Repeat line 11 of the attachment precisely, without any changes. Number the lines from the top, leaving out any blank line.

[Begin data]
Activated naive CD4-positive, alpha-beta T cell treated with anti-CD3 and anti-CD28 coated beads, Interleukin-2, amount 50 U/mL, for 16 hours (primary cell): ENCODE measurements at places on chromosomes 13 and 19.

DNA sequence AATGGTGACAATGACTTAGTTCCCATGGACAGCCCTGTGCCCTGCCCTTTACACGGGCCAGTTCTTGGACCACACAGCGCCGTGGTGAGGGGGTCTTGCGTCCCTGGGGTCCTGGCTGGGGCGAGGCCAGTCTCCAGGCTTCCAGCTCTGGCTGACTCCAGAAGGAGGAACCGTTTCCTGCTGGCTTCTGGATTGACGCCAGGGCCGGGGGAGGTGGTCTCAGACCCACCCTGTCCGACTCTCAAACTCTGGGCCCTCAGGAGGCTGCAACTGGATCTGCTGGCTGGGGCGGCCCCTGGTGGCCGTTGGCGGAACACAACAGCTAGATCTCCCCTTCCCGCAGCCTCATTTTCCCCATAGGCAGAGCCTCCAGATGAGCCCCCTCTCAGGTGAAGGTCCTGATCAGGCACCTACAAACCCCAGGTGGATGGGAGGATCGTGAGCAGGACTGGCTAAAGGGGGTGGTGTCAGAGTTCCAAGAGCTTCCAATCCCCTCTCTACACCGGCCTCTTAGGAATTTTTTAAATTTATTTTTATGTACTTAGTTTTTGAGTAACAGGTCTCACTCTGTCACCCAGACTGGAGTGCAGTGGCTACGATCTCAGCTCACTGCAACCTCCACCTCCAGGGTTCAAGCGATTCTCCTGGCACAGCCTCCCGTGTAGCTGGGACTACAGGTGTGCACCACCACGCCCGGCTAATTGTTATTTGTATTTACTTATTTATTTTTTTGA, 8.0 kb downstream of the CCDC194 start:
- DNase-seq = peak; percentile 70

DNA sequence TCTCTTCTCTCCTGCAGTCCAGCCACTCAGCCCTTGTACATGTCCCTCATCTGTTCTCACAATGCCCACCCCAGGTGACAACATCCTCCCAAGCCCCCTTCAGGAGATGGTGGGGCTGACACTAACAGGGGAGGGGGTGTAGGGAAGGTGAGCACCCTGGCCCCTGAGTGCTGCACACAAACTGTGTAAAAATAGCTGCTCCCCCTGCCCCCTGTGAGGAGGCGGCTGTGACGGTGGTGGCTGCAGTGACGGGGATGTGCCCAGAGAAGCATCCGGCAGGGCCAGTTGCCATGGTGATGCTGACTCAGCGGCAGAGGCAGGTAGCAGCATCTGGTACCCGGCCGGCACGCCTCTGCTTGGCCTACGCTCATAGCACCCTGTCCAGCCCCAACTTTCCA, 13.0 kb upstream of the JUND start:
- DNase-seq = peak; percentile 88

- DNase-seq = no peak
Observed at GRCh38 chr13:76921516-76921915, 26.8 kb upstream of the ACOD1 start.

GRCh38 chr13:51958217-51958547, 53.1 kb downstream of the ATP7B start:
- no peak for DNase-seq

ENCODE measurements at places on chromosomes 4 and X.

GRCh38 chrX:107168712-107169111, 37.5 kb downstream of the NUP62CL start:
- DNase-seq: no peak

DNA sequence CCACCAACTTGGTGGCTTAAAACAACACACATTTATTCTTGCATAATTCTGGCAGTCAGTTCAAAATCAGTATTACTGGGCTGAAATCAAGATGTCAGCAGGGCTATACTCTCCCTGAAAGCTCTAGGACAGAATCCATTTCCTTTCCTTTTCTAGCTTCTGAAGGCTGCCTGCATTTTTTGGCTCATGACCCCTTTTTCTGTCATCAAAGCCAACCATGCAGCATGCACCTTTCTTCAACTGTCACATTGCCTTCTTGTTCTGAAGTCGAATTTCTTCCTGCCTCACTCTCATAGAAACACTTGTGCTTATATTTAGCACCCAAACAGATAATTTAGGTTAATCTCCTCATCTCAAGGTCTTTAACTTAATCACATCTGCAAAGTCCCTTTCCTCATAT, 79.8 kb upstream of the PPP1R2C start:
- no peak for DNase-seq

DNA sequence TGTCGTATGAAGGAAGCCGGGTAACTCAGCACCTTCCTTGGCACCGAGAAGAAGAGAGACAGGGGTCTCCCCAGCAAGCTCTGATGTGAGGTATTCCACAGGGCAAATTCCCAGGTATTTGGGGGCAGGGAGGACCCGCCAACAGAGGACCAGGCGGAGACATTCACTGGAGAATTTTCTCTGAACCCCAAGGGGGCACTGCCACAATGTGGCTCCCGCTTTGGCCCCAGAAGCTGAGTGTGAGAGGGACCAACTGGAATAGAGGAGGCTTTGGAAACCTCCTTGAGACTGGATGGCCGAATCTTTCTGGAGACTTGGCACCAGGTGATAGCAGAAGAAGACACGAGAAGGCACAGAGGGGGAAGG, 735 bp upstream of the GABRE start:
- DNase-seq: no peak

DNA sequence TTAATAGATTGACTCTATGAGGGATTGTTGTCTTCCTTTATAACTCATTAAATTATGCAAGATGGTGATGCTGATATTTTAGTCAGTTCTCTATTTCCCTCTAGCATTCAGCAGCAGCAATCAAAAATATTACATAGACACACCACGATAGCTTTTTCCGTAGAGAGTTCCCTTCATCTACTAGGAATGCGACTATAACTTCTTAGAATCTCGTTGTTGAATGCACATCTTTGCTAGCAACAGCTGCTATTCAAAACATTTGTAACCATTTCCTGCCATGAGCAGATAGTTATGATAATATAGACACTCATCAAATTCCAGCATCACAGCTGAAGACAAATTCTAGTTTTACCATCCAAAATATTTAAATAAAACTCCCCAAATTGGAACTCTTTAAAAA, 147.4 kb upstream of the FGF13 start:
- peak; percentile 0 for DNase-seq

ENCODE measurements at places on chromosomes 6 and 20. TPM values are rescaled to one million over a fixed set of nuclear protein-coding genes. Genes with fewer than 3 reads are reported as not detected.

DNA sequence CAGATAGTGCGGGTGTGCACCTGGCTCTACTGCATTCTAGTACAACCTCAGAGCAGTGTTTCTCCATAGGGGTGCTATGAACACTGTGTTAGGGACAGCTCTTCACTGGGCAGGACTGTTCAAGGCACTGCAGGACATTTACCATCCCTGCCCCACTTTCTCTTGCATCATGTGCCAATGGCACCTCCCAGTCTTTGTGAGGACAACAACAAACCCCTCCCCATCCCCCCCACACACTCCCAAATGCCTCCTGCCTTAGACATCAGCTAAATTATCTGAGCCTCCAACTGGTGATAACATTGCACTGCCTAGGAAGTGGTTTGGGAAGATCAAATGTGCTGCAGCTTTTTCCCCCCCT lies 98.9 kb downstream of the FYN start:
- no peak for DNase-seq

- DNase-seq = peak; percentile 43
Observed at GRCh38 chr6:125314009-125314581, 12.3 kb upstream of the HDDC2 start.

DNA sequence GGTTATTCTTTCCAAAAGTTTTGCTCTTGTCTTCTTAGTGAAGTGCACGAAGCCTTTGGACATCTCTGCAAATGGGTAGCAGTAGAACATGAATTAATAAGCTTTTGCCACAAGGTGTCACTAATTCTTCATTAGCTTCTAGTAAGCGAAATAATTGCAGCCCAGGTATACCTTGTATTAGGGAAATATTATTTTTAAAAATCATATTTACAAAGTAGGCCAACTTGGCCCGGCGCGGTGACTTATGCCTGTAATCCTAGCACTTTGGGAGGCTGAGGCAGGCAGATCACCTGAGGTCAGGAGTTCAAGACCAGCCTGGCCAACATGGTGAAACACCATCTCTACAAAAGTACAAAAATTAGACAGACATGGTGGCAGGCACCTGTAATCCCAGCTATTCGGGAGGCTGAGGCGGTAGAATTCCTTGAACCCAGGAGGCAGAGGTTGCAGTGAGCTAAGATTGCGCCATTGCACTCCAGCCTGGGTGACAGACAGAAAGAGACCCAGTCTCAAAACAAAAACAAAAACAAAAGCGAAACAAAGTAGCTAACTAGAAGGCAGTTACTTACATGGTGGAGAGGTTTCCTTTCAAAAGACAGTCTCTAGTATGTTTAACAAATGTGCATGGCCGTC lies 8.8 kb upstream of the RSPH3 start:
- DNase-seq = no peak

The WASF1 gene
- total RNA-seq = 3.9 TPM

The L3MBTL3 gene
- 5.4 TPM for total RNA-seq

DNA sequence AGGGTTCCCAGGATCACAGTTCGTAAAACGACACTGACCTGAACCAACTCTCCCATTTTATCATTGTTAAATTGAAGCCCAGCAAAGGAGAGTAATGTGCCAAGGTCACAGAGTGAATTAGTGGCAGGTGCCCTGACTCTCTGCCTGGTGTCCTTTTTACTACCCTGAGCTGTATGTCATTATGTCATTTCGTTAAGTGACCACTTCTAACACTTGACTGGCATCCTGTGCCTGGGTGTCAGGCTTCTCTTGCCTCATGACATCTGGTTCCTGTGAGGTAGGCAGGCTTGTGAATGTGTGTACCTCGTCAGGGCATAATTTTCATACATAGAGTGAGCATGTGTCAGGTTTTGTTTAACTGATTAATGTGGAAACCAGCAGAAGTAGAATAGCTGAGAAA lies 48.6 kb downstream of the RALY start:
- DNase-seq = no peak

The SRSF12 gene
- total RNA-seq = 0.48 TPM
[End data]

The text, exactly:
GRCh38 chrX:107168712-107169111, 37.5 kb downstream of the NUP62CL start: